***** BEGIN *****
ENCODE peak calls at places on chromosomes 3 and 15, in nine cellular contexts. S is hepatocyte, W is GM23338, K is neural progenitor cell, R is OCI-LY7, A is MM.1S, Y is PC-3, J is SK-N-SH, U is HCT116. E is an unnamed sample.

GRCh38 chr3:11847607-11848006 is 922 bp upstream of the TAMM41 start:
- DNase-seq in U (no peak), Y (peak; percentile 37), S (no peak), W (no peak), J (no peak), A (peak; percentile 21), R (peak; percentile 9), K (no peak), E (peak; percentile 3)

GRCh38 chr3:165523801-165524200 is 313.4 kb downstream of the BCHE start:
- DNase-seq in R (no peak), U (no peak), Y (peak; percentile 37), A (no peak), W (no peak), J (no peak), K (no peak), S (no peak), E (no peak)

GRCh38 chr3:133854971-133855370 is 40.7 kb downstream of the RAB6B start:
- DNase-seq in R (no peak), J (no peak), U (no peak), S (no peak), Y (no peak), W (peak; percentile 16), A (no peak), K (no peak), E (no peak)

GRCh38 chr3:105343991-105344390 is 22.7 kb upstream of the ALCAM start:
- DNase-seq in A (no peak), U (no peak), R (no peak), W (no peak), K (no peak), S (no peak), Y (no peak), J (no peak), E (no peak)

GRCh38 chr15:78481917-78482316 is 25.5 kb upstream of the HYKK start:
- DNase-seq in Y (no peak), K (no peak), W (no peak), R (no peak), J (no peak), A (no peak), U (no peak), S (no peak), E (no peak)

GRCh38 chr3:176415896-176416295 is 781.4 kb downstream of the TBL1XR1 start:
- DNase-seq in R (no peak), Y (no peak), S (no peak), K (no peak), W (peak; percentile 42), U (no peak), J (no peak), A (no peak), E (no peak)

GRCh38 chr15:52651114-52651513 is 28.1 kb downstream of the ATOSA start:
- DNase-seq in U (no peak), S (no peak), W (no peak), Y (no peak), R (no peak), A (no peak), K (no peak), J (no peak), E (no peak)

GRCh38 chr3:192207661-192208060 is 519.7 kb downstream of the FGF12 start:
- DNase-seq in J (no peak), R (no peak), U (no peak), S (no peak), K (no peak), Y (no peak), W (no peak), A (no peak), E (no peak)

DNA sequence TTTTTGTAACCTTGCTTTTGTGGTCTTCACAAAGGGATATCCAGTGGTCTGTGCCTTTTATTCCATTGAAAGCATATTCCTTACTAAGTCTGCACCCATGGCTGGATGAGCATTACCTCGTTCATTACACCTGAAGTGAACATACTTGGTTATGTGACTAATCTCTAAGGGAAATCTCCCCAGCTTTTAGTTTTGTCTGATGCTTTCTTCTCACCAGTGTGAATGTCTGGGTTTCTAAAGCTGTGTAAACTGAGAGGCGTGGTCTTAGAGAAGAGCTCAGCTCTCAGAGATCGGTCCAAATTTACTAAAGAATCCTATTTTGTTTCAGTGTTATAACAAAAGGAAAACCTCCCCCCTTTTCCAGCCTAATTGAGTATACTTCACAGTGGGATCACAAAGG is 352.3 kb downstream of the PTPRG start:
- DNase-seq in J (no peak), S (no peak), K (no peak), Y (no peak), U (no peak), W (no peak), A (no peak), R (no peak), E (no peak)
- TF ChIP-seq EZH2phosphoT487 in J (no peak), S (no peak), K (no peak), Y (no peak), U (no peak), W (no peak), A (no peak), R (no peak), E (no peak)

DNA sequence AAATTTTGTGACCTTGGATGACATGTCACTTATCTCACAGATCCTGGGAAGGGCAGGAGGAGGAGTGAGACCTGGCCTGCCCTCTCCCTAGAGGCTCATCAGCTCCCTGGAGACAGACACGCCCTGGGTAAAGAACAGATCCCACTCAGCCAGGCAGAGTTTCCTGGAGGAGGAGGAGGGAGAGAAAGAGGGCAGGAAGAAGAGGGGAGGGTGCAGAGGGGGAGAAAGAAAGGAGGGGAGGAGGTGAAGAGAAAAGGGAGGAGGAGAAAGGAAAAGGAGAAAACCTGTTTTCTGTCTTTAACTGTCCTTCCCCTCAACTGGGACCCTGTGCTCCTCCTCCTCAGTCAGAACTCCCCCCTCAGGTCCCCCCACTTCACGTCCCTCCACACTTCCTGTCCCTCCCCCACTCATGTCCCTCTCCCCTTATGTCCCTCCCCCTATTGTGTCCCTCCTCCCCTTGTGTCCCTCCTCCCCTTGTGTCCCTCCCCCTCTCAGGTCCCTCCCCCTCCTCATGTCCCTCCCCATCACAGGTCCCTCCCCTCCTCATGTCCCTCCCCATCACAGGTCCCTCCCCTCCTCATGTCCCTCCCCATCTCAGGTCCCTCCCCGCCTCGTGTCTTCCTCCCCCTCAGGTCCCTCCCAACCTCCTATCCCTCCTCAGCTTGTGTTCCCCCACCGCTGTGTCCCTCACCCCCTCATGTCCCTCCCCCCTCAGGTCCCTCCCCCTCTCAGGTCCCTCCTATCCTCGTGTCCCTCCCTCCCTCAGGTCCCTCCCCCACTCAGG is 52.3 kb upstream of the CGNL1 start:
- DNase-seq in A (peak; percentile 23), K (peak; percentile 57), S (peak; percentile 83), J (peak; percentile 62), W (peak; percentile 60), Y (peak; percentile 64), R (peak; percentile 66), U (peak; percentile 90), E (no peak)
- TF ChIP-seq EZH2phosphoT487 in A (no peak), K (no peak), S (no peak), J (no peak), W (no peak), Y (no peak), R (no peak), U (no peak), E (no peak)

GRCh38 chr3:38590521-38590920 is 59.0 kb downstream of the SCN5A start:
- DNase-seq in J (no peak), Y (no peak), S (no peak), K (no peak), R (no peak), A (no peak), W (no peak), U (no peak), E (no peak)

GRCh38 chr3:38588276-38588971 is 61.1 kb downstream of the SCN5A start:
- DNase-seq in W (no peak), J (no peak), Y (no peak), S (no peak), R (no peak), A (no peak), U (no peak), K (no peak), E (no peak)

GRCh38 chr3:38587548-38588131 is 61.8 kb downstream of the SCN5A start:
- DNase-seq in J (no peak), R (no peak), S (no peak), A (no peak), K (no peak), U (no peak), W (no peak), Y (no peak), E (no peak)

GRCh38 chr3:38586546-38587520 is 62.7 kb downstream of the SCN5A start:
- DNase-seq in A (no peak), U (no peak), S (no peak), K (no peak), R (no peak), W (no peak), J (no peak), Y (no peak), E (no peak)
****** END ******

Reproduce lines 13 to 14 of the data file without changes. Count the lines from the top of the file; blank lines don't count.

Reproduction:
- DNase-seq in R (no peak), Y (no peak), S (no peak), K (no peak), W (peak; percentile 42), U (no peak), J (no peak), A (no peak), E (no peak)

GRCh38 chr15:52651114-52651513 is 28.1 kb downstream of the ATOSA start: